Dreaming, Both are Illusory
is a dream. Diogenes of Sinope lived on this one idea. In bright daylight
he moved with a lantern, looking for an honest man.
During moments of extreme physical pain someone asked him whether he still
thought that the world was a dream.
He replied, ‘‘Yes, it is a painful dream’’.
The Mundaka Upanishad tells us that both the waking state and dream state of our
life are ultimately illusory.
These two states are a mere creation of our ordinary consciousness. The highest
level of our consciousness is the stage of Turiya, when we cease to see the
world of matter and feel only one consciousness everywhere.
The views of many famous philosophers of the West about this world and the life
therein are frustrating besides being sceptical to the core.
Bruno said, ‘‘The world is an eternal enigma, and our only connection with
it is that we form part of it when we live. At our birth we are ushered into a
world whose origin is unknown and with which we come into contact for the first
time then. A man is no more than an ant in the presence of the infinite. Man,
petty creature, may measure the heavens, sound the ocean depths and calculate
the movements of the distant stars, but he is himself a phenomenon among the
phenomena of the universe. He must finally quit the scene to reappear no more.
Death annuls all the features of life and life after death has supervened as an
exercise of pure imagination possible only in life. Truth, God, immortality are
delightful concepts, it is true, but standing on no verifiable basis’’.
How would Vedanta tackle the position of the sceptic? Before examining his
conclusion Vedanta would dispute the correctness of the premises.
It would point out the initial error in assuming that world and our waking state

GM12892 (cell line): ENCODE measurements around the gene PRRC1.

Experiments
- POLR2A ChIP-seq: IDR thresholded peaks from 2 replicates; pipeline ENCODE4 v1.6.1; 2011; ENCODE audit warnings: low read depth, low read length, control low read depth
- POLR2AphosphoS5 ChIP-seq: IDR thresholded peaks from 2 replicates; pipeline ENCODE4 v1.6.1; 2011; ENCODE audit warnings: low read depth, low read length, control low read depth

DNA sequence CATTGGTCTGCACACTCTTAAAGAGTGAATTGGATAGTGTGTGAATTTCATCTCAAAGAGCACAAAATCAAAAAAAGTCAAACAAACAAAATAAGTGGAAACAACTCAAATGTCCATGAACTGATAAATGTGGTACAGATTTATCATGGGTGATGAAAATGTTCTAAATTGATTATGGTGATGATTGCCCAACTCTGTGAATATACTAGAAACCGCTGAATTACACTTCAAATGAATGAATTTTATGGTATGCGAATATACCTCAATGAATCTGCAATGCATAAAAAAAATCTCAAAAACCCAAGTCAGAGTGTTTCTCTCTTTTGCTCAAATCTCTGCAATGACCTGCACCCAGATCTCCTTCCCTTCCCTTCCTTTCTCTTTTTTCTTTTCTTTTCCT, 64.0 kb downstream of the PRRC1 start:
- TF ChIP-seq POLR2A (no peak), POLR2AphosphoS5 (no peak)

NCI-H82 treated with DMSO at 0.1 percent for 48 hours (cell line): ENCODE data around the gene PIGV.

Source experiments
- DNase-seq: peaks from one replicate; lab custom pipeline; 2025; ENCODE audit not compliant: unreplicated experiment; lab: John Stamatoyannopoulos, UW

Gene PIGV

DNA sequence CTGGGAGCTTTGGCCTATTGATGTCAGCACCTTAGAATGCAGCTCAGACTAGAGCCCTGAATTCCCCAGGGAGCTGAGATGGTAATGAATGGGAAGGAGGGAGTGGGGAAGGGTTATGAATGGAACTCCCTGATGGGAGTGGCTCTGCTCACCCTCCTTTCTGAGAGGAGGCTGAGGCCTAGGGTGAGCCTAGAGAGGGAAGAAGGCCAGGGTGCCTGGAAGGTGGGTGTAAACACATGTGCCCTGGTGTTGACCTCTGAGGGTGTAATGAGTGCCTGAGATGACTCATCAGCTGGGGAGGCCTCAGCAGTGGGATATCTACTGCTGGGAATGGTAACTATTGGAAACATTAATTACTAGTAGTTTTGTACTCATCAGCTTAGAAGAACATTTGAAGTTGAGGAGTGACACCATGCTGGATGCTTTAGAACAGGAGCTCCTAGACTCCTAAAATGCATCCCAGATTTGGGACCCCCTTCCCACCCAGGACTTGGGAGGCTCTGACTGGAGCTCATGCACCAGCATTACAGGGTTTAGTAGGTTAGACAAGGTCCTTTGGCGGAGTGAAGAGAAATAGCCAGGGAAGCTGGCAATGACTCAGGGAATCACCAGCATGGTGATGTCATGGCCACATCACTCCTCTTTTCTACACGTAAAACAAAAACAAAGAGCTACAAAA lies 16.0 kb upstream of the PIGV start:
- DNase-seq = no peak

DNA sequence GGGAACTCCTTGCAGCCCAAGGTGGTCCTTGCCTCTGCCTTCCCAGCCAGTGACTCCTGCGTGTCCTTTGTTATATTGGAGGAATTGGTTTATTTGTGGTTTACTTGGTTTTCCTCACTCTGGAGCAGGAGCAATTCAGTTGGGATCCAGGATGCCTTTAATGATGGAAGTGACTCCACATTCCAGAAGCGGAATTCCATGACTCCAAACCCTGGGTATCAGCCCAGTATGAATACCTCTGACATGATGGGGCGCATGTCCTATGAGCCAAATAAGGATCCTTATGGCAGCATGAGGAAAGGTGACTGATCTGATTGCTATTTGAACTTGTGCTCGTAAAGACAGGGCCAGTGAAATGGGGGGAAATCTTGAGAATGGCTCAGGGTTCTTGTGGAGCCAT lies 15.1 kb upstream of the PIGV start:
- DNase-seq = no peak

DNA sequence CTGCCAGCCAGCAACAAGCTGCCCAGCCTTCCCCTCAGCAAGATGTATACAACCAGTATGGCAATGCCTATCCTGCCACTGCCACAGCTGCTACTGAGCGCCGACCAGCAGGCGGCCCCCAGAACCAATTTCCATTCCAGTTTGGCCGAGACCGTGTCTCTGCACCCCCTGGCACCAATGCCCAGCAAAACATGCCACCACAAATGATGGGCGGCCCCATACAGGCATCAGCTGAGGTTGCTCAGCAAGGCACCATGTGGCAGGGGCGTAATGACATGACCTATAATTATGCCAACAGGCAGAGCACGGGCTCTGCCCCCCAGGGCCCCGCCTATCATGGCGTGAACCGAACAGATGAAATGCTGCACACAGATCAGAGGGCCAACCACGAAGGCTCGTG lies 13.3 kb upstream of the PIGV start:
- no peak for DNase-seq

are different entities. The world perceived in our waking cannot be logically
separated, from the state of waking because the world without it is a mere
The conception of a world by itself existing independently of the mind that
perceives (seer) does not accord with experience. The world is only a
determination of the waking state.
Vedanta turns the pessimism of the sceptic into a permanent bliss. The three
main principles of Vedanta are — Brahman is real (satya), the world is unreal
(mithya) and the ego (jiva) is none other than the real (Brahman).
The third one, the identity of jiva and Brahman is considered as the most
important. The Vedantic stance is that time, space and objects are not real
entities. They are super impositions upon Brahman. The whole universe of things
and beings is a long dream.
Atman or Brahman has been called eternal, all pervading. But one feels that
Atman is born and dies. This is because of one’s wrong identification with
one’s own body and mind, while Atman is pure consciousness, the inner self.
The illusion exists in the vision of one who is seeing it.
The non-apprehension of the real creates mis-apprehension. Everything gets
superimposed upon consciousness, me. Nothing can ever destroy me, who is of the
very nature of awareness.
If one incessantly contemplates upon this idea — ‘‘nothing can destroy me;
nothing can ever destroy me’’ and gets really convinced of it, then one can
rid oneself of the fear of death, the fear of all that is known here.
If anyone threatens such a man, he will be able to retort: ‘‘Whom are you
threatening? At the most you can destroy my body, but I am not that’’.
There have been great saints and mahatmas in the past, who replied thus even to
emperors and monarchs.
The emperor would threaten ‘I will kill you’! The mahatma would peacefully
reply, ‘‘You are going to kill me? That is the greatest joke I have heard.
Even Bhagvan cannot kill me, who are you to kill me? And when you kill me, I too
will see my body falling here. And when you cut off my head, I too will see it
falling down; because I am that which is in you, which is holding that sword.
Thus when you have killed me, I shall still remain and survive in you as
The unique experience of a man of realisation is described as: ‘‘That
effulgent conscious am I, which is self-established, all full without beginning
and end, and in which the illusory ideas of the worlds, the individual, the
disciple, the teacher and God, are all extinct.